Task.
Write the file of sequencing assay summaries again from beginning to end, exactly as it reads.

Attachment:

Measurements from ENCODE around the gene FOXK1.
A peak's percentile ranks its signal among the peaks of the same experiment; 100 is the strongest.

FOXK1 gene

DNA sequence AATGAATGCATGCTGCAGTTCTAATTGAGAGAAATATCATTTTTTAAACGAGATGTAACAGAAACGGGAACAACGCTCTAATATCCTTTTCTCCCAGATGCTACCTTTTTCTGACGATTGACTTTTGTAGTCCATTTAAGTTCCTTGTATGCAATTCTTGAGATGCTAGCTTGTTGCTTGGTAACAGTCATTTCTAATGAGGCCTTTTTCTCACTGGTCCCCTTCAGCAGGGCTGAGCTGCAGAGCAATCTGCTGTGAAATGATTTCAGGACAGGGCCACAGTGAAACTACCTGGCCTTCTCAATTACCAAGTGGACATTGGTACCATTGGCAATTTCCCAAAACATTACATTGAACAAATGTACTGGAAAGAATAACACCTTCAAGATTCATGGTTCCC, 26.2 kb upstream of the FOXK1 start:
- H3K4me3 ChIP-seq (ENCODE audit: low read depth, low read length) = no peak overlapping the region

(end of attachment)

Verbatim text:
Measurements from ENCODE around the gene FOXK1.
A peak's percentile ranks its signal among the peaks of the same experiment; 100 is the strongest.

FOXK1 gene

DNA sequence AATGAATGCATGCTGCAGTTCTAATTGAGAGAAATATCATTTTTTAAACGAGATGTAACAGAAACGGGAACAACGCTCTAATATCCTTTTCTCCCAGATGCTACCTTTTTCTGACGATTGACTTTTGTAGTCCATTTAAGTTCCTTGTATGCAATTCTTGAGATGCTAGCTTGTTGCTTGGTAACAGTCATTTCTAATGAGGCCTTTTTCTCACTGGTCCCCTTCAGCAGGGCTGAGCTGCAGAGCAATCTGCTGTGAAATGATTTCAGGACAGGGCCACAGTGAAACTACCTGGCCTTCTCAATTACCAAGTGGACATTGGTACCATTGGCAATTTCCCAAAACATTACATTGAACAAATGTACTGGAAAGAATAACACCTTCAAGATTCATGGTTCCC, 26.2 kb upstream of the FOXK1 start:
- H3K4me3 ChIP-seq (ENCODE audit: low read depth, low read length) = no peak overlapping the region